While it’s always been around, we have only recognized elder abuse as a social, medical and legal issue since the mid-1970s, says Georgia J. Anetzberger, Ph.D., a nationally recognized expert on elder abuse.
Just because we know it’s there doesn’t mean we can define it, however. When Anetzberger asked a group of nurses, social workers, and other health care professionals attending an elder abuse workshop what it was, their responses were all over the map.
They mentioned situations where seniors:
"Obviously," said Anetzberger, "one of the most controversial aspects of elder abuse is how to define it. There is virtually no agreement [on what elder abuse is] and no standard definition."
There is agreement, however, that it is widespread and that women, because they live longer, are more likely to be its victims than men.
In the majority of cases, the abuser is not a monster. He or she is an elderly and/or frail spouse or a sandwich-generation adult child, neither of whom is wealthy enough to hire the help needed to provide adequate care for their loved one or physically and/or emotionally strong enough to handle the caregiving role on their own. Of late, the abuser is a paid family companion or family member.
Due to our large older population, elder abuse is growing in Northeast Ohio, and experts say things are only going to get worse. That’s because most abuse isn’t reported and, even when it is reported, it’s difficult and costly to prove it has taken place.
Physical abuse is the easiest form of abuse to spot, said Anetzberger. It shows up as bruises, bed sores, broken bones, burns, or severe dehydration or mal-nourishment. The usual perpetrator of physical abuse is male, economically dependent on the victim, and has emotional or psychological problems, such as mental illness or substance abuse. Elder abuse growing as aging population grows In psychological abuse—ignored needs, coercive actions, threats, rage—the perpetrator is much more likely to be a woman.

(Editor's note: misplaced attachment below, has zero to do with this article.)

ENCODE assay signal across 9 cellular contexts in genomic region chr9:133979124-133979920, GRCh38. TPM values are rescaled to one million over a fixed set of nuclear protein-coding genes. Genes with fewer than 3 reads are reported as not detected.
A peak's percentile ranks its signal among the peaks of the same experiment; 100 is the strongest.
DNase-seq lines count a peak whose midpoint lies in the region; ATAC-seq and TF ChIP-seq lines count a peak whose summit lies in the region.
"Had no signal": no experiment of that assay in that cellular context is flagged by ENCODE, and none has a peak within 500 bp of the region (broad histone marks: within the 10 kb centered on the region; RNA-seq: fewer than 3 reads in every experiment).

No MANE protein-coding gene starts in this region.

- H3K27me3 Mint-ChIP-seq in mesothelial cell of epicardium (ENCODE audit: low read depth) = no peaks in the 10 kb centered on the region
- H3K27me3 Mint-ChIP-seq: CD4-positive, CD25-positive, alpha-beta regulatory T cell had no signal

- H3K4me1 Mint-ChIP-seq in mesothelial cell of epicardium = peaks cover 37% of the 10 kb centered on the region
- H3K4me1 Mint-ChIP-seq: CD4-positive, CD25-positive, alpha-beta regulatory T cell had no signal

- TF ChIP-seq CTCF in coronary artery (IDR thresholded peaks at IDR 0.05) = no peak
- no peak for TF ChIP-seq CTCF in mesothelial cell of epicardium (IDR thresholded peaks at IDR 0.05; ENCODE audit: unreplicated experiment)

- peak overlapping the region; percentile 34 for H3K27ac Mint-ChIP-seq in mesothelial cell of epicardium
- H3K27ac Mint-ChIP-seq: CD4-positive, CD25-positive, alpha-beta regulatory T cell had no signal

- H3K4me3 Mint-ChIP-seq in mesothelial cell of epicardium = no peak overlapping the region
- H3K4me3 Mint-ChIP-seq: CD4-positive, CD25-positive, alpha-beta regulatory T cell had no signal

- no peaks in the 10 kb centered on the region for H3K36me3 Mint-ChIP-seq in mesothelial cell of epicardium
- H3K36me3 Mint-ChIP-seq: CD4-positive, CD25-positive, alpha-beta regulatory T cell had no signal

In neglect—where the person is badly cared for and often living in filth—the perpetrator tends to be stressed out and overwhelmed by the caregiving situation. And the victim tends to be a person who is mentally or physically impaired or functionally incapacitated.
When abuse is suspected, you should make a referral, call, or report (see below), said Anetzberger.
A call triggers an investigation by a social worker from your county’s department of senior and/or adult services (or a designated social service agency). "Typically, in a visit the older person is interviewed," explained Anetzberger. "Then an assessment is done to substantiate the abuse, determine [the elderly person’s] degree of danger or risk, assess their ability to manage on a daily basis, and, eventually, to determine whether there is need for protective services."
"The whole intent of the investigation is to find appropriate intervention strategies, and to work out a plan that prevents it [abuse] from recurring," she added.
If a plan can’t be worked out, or if the plan that is worked out is not followed, the investigating agency, or its designate, may re-enter the picture. The agency may work to put more services into the home and/or monitor closely what is going on. Or it may begin the paperwork needed to gain the guardianship of the elder person.
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These articles were produced by the Benjamin Rose Institute on Aging, a leading organization that has been assisting older adults and families since 1908 (www.benrose.org), in collaboration with Eileen Beal, a health writer specializing in issues related to aging and caregiving.